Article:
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Discussion Starter #1
This happened to me this last Monday when I was returning home from my mother's house, about a 260 mile trip give or take.

Anyway I had pulled past the halfway point, where I'd stopped to eat thankfully (see why in a second), and I was about 20 miles from home when I was pulled over.

So anyway I got my little red truck onto the shoulder, and it went something like this-

Good afternoon can I see your license and proof of insurance? (as he's checking my stickers)

Sure but before we get started I am obligated to tell you I have a concealed handgun license.

Do you have a weapon in your possession right now?

Yes I do officer.

Put it on the dashboard slowly.

Would you like me to clear it?

No that won't be necessary.

So I place it up there gingerly with the muzzle pointing at the shoulder of the road. Anyway I dig out the insurance card the state requires and show him my IDs and he takes them all.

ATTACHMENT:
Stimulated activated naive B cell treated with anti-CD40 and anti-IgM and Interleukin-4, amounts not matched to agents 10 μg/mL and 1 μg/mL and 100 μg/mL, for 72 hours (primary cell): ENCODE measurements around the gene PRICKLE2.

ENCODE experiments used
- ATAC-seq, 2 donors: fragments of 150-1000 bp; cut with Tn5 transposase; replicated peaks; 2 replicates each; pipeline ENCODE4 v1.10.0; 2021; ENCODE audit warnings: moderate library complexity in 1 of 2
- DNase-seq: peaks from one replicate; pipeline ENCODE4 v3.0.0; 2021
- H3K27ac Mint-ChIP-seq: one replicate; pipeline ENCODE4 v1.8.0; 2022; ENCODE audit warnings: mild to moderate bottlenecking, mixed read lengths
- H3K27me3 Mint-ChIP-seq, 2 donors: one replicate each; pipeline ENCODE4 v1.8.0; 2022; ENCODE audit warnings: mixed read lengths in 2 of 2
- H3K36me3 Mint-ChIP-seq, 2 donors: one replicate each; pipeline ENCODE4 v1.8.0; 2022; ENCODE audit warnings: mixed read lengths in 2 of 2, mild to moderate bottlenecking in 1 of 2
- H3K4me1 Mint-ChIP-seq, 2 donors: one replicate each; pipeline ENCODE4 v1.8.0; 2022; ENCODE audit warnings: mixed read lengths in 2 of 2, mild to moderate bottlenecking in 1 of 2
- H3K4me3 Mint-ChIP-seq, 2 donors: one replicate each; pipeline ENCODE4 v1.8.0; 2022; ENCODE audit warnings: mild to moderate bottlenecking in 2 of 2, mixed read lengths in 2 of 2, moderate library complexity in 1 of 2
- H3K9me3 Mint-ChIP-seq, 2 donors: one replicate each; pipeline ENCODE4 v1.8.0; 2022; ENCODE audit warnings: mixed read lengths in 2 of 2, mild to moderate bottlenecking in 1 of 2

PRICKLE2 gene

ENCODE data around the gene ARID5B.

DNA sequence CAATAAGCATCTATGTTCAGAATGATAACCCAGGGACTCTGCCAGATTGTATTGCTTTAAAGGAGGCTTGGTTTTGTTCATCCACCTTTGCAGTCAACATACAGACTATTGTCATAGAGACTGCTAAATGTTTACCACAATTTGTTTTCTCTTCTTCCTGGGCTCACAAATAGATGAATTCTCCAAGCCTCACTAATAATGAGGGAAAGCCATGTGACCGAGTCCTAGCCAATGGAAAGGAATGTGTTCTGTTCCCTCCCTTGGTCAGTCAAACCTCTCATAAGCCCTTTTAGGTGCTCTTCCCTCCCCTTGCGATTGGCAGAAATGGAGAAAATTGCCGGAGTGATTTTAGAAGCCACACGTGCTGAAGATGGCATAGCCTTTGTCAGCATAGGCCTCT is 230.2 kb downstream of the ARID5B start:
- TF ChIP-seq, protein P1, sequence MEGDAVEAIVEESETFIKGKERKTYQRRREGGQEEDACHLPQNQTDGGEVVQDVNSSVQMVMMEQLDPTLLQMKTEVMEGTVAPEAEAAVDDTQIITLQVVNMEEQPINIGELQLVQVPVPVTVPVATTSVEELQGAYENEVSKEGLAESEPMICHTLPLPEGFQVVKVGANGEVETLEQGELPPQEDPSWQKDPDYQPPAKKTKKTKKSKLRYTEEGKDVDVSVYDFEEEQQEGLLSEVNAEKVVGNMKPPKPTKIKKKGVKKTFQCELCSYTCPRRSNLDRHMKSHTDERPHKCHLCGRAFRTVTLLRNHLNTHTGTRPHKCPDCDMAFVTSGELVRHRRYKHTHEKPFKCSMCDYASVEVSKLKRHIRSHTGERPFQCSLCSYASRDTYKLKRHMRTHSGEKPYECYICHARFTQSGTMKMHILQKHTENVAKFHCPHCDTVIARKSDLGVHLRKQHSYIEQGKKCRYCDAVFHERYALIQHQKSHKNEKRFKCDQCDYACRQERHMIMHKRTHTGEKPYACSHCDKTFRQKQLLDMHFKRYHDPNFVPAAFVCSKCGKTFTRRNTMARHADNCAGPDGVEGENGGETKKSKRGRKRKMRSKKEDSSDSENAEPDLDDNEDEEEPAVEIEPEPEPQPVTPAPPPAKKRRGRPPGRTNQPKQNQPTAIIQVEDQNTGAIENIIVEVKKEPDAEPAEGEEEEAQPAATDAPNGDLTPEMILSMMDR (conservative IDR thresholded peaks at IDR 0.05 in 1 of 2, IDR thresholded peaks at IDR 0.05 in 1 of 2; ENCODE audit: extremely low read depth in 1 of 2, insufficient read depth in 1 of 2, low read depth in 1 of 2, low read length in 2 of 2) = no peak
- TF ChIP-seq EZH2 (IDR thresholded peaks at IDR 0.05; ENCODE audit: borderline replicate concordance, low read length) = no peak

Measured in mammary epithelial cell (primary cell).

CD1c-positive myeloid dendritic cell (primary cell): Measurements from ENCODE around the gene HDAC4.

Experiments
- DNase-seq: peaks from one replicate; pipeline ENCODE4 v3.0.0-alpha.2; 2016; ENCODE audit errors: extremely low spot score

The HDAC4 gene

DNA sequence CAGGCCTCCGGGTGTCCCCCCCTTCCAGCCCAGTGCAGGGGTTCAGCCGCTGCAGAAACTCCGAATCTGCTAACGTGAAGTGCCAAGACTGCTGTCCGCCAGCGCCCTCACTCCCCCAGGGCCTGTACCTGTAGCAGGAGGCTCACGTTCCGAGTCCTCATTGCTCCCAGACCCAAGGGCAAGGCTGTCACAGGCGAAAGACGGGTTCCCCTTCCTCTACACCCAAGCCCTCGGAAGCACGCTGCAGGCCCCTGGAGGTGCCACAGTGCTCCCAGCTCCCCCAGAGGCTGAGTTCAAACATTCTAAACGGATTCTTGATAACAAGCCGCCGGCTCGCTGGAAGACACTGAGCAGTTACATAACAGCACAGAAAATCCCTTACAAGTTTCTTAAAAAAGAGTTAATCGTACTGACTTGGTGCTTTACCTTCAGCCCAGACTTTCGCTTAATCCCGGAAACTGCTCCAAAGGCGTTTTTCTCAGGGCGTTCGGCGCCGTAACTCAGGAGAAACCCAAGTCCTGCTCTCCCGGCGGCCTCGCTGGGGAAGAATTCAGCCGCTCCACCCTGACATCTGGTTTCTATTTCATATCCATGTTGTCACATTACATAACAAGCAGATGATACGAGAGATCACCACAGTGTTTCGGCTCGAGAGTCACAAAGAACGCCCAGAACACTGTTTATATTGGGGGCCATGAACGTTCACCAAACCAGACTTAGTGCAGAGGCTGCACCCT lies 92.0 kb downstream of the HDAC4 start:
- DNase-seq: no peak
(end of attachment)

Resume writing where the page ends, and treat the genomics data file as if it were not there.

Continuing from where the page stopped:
Keep your hands on your steering wheel where I can see them.

So I do. He's gone about 8 minutes or so. Nothing unusual so far, and I figure he's going to come back and tell me what I did.

He comes back but doesn't bring my credentials back with him. He wants to know again who I am where I live where I work. I tell him and he goes back. He was being nice about it, but my hands are starting to cramp slightly after having to hold them in place for so long, and he had his sidearm indexed the whole time.

He's gone about 10 minutes and comes back again and I can see another officer is in the patrol car and is standing behind him. And he wants to know where I've been and where I'm going and I tell him. He asks me if I can prove it, and luckily I have the receipt for my lunch and I hand it to him so he can see the time and day stamp, not to mention it shows it was where I said it was. I then mention since it's a credit card receipt I can show him the card that matches those exact numbers.

He takes the receipt and goes back to the car and gets in for about 9 or 10 minutes, then comes back with the receipt and my credentials. I am then asked to unload my weapon and put it away, so I do, and then they let me go.